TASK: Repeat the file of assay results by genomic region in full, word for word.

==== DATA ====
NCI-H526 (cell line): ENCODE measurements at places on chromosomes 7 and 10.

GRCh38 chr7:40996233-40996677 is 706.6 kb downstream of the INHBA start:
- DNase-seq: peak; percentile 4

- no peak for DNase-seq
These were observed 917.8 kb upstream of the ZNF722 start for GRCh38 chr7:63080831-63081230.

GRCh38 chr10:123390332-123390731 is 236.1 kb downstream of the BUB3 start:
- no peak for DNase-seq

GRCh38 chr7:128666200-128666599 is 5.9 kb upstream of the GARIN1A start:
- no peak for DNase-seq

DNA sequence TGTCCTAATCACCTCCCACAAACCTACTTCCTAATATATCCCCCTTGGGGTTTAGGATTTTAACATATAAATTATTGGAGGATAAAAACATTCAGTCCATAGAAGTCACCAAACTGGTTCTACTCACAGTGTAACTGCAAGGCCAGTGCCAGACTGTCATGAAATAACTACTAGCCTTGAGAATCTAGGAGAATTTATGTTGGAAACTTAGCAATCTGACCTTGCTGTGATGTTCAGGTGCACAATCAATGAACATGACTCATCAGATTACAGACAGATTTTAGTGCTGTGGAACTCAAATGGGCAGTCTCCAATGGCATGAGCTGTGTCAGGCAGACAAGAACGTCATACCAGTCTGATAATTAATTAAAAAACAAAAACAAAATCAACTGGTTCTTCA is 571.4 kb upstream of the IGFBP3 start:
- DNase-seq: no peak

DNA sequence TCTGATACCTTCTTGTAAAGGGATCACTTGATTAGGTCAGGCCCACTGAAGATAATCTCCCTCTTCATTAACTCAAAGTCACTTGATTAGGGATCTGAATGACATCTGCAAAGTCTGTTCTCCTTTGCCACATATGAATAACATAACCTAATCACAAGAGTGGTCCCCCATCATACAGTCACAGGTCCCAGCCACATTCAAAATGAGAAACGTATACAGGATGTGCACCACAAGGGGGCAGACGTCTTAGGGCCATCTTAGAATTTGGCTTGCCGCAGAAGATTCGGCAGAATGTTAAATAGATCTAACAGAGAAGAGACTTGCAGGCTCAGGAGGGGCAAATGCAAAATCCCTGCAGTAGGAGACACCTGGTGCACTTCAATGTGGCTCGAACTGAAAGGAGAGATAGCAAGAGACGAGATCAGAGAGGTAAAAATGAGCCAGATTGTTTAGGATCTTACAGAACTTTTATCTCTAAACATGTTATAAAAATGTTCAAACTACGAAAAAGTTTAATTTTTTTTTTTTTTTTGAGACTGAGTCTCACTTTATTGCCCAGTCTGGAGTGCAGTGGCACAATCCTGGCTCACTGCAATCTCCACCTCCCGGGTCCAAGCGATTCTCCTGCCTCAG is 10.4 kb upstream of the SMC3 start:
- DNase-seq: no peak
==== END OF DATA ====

NCI-H526 (cell line): ENCODE measurements at places on chromosomes 7 and 10.

GRCh38 chr7:40996233-40996677 is 706.6 kb downstream of the INHBA start:
- DNase-seq: peak; percentile 4

- no peak for DNase-seq
These were observed 917.8 kb upstream of the ZNF722 start for GRCh38 chr7:63080831-63081230.

GRCh38 chr10:123390332-123390731 is 236.1 kb downstream of the BUB3 start:
- no peak for DNase-seq

GRCh38 chr7:128666200-128666599 is 5.9 kb upstream of the GARIN1A start:
- no peak for DNase-seq

DNA sequence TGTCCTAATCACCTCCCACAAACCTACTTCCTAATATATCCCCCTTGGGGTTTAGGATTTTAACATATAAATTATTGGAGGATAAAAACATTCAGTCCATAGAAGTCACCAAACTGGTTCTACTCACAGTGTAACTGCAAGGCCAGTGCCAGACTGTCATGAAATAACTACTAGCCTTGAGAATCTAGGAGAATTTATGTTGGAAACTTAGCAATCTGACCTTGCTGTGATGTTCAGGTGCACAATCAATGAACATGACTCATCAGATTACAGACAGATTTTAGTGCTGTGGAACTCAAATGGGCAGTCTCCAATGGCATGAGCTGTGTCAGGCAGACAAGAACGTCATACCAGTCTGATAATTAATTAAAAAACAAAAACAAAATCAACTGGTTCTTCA is 571.4 kb upstream of the IGFBP3 start:
- DNase-seq: no peak

DNA sequence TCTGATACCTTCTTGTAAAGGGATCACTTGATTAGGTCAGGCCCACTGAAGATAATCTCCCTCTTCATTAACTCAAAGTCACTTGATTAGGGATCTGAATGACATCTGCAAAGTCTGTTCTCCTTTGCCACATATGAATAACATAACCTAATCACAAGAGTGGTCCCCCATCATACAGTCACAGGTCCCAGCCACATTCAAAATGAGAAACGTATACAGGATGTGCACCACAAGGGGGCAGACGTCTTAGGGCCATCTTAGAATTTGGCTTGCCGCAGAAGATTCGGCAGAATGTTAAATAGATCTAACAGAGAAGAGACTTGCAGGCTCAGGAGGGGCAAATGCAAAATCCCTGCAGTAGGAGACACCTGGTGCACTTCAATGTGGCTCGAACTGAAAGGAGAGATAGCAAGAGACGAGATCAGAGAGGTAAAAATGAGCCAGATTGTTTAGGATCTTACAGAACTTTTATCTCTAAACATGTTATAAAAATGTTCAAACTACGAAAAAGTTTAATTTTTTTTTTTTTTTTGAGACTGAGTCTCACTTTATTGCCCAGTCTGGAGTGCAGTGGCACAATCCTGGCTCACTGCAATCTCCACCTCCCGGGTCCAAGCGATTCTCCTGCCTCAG is 10.4 kb upstream of the SMC3 start:
- DNase-seq: no peak